Humboldt State University ® Department of Chemistry

Richard A. Paselk

The Graduation of a Bronze Quadrant by Dividers

Tools: The minimum essential toolkit includes an adjustable locking dividers (wing, as shown, or screw-type, as in the small dividers below), a straightedge, and a scriber.

Additional recommended tools include a felt pen (or machinist's ink), a high quality divided scale, a fine punch & hammer (or automatic punch, both are shown), a calculating device (not shown), a magnifier, a beam compass, and small dividers (a C-clamp is also useful, though not shown).

To make the scribe marks easier to see, the blank quadrant is first covered with machinists marking ink, or, as shown, marked with a felt pen covering the areas which will be scribed. (This step may be skipped, but is certainly helpful, especially for the beginner.) Using a felt pen makes it easy to cover-up trial and error marks made later on.
  First the dividers is used to layout the radius. The dividers should be locked at this radius for use later in scribing off a 60° arc.
  Next a line parallel to the edge of the quadrant is scribed. Its intersection with the radius establishes the zero mark. I use a punch to prick a mark for zero as a more reliable point for scribing off additional marks with the dividers.
  A 60° arc is now laid off using the dividers set at the arc radius. I again make a punch mark at this major division.
  The dividers are now used to bisect the 60° arc to give a 30° arc. The bisected angle is marked and punched to establish the 30° mark. The dividers are then set to the bisected 30° arc, then placed at the 60° mark and used to scribe the 90° arc.

The 90° point is now punched and a 90° line is scibed between the center point of the "circle" and the 90° point. This establishes the other edge of the quadrant.
  The 30° arcs are now bisected to give 15° arcs. This is the last bisection, and the last geometrical division possible to give whole degree graduations.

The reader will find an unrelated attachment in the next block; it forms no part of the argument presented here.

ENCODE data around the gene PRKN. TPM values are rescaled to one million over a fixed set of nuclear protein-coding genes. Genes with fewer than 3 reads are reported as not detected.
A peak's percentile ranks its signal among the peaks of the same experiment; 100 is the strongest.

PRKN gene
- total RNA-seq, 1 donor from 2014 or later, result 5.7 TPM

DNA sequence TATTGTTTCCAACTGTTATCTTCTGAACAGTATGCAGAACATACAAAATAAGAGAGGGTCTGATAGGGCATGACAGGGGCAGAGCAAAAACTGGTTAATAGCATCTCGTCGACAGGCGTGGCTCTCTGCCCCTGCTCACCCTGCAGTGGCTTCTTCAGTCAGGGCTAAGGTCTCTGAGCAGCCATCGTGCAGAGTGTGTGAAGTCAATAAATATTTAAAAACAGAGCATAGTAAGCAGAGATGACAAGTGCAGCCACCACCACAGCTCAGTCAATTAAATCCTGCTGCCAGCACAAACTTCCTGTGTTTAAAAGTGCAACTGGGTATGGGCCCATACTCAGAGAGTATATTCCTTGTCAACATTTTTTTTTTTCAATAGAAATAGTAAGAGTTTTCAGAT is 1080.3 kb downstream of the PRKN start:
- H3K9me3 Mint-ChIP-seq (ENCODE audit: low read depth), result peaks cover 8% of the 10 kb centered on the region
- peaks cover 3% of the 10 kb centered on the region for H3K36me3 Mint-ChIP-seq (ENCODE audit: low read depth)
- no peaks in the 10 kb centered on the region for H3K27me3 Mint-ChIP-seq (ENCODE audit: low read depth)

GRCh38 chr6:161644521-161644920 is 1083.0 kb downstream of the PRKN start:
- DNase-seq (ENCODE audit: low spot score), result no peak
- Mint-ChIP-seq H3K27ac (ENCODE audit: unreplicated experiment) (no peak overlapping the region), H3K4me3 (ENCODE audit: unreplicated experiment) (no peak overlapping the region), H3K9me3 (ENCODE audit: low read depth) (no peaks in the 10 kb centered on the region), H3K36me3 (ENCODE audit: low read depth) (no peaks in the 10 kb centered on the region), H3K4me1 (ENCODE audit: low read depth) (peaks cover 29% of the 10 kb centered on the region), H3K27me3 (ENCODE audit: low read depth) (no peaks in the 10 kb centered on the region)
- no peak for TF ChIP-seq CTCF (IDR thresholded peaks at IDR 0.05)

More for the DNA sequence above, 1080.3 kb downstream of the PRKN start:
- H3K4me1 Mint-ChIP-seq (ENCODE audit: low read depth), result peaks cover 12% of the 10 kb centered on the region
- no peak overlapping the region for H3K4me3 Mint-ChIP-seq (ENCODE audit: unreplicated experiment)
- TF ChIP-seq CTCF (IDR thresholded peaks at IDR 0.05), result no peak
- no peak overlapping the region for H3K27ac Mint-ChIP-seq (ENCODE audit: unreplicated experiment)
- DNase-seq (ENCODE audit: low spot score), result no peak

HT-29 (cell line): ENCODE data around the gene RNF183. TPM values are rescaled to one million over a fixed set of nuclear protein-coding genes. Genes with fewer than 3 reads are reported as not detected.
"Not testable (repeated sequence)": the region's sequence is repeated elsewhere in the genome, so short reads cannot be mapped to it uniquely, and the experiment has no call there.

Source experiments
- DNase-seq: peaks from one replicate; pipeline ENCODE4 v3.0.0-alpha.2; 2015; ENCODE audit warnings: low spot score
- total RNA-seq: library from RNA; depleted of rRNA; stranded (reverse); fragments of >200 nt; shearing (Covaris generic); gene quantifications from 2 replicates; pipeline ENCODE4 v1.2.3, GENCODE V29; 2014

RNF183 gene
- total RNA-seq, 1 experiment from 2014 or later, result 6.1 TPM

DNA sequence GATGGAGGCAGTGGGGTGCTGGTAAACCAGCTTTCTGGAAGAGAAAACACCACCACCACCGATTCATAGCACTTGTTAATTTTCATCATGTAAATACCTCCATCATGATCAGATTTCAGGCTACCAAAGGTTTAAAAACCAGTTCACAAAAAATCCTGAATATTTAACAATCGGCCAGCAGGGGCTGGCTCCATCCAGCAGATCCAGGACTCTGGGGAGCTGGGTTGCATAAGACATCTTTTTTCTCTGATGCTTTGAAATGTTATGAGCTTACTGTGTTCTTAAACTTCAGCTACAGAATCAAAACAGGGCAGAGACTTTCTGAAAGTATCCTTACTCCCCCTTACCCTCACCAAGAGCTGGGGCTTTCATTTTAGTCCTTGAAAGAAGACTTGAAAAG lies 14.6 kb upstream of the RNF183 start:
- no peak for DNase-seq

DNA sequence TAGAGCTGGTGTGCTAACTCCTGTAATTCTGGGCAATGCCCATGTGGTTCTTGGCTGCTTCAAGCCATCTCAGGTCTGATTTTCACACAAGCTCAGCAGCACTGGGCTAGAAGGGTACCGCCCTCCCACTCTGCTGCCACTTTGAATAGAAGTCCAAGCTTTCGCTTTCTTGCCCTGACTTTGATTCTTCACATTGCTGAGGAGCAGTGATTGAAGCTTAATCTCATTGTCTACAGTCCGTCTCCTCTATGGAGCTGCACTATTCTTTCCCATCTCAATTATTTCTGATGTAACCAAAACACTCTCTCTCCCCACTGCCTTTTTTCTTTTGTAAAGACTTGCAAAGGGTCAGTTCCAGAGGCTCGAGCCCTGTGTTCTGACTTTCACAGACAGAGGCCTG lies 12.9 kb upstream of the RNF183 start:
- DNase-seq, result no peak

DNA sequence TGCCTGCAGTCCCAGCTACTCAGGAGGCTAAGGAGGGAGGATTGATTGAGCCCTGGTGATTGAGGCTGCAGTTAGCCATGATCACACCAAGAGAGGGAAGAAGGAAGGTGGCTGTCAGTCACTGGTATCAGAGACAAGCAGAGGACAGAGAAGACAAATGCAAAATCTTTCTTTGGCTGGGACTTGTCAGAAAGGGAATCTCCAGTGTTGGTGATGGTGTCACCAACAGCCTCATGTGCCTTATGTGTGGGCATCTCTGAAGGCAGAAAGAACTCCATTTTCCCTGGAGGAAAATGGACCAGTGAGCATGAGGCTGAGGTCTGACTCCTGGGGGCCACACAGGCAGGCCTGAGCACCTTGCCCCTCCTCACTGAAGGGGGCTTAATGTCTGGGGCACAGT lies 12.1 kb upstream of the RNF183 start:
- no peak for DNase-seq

Next the 15° arcs must be trisected, which is done by trial and error since there is no geometrical procedure. However, the trial and error process can be speeded up by measuring the 15° chord with a graduated scale, dividing by three and then setting the dividers for the new 5° value.

Final adjustment is then by trial and error during the trisection to give 5°.
Graduation to single degrees is next accomplished again by trial and error (a graduated rule and calculator is again handy here, as is a smaller dividers).
Once the dividers are set to a 1° interval the arc can be laid out.
  As an alternate procedure one can create a small section of arc on a thin sheet of metal with marks at 1° intervals. This template can then be aligned with the 5° marks and the 1° marks made with a scribe.
Permanent graduations are now cut using a scribe or knife and straightedge based on the layout marks created above.
Permanent arcs are then cut with a beam compass (or with many light passes of the dividers). The beam compass is preferred due to its greater rigidity.

Instruments Medieval Science & Scientific Instruments


© R. Paselk 2002
Last modified 24 August 2007